Friday, July 6, 2012

Going Where the Wild Things Are

Several years ago, I reread Maurice Sendak's Where the Wild Things Are. I had also recently read John Eldridge's Wild At Heart, so I was immediately struck by an observation that I might not have noticed without the juxtaposition of the two books. Normal people would probably read this popular children's book in the understanding that it is about a young boy named Max who starts acting out and gets his rightful punishment of bed without dinner. After visiting his wild and aggressive side, he is tamed by the love and care of his mother who fixes him dinner in spite of his behavior. 

This is probably a healthy("normal") reading of the book. However, at the time I was looking through a primary lens of "masculinity studies" and as they say "when all you have is a hammer, everything looks like a nail." In my rereading of the book I saw a controlling mother who wanted a docile boy that would stay neatly within the confines of tame domestic living. I saw in it the taming of a masculine soul, and I was sad.

A few years later, now that I am a father, I have changed the way I look at this story and think that Max got off pretty lightly by way of punishment. However, my goal here is not really to discuss Mr. Sendak's ultimate intentions for the book or even to force my subjective interpretation upon the story--though, as an English major, this is tempting. This particular reading may or may not be fair to Where the Wild Things Are, but part of my original thoughts on this topic still stand.

Eldridge makes an interesting point when he writes, "Man was born in the outback, from the untamed part of creation. Only afterward is he brought to Eden" (Wild At Heart, 3-4). He also rightly points out that many heroes in the Bible went to the wilderness: Jacob, Moses, Elijah, and Jesus to name a few. As a matter of fact, Mark's gospel says that after Jesus' baptism "immediately the Spirit drove Him into the wilderness. He was in the wilderness 40 days,  being tempted by Satan. He was with the wild animals..." It sounds like Jesus went to His very own place where the wild things are.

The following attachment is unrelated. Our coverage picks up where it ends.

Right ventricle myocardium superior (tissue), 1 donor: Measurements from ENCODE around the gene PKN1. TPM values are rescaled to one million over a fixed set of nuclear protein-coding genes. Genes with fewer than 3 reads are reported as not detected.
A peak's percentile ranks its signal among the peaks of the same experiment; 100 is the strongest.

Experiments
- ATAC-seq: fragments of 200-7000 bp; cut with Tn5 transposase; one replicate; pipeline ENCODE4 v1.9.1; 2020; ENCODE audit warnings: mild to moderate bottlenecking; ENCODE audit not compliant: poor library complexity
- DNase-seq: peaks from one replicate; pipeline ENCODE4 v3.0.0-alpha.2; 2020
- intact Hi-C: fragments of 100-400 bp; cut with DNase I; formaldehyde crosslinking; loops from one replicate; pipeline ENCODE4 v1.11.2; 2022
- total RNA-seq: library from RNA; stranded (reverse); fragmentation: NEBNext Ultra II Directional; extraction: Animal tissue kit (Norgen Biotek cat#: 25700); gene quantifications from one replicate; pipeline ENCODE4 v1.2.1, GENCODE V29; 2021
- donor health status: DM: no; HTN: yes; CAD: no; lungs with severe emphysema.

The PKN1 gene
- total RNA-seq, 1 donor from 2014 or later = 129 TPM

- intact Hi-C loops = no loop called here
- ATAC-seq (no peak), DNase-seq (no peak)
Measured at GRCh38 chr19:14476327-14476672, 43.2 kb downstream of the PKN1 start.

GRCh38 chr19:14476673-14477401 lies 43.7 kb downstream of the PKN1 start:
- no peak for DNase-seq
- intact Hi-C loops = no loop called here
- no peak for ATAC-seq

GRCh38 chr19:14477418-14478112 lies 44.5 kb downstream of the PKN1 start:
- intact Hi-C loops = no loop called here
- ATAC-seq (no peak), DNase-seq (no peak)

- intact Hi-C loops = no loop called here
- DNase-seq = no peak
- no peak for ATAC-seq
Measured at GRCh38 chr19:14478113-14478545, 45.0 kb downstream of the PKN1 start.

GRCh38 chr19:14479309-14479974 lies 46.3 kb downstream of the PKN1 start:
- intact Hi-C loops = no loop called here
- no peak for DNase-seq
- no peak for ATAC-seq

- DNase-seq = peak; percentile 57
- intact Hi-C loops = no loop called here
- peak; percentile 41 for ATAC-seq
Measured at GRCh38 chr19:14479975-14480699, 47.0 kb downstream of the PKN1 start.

So why do the biblical heroes go to the wilderness? What is it about the wilderness that allows them--perhaps even allows us--to hear from God?

A short time ago I went on a hike and could not get rid of these thoughts. I was wondering what it is about wild places that works on our souls so powerfully. As I hiked, these thoughts came to mind:
--God created a perfect environment for people to live. It was controlled, safe, and totally on God's terms.
--When Adam and Eve sinned, they where doubly naked--no clothes and no home. In a word they were vulnerable.
--When Cain killed his brother, God cursed him to wander the wilderness for the rest of his life. But Genesis 4:16-17 says that "...Cain went out from the LORD's presence and lived in the land of Nod...then Cain became the builder of a city." In other words, people rejected God's way of life and His plan for safety and security which made them feel naked and vulnerable. But rather than turn to God and rely on Him, people began constructing their own forms of control and security.

When we go through wilderness wanderings, the point is so that we can release our control and rely on God. That is when He can truly speak to us. At home, in the city, in the car (wherever we have our technology) we feel like we are in control, but when we are not in control of the world--in the wilderness where the wild things are--we become aware of our need. And God meets that need. He comes as a burning bush. He sends bread by His messenger ravens. He sends angels to attend. If we want to hear a fresh word from God and have Him move powerfully in our lives, then perhaps we need to spend more time in wilderness wondering, vulnerable and depending on God. When we come out of the wilderness, I think that we will find our supper waiting on us, just like Max did. 

Have you ever had a "wilderness experience?" What did you learn from the experience?

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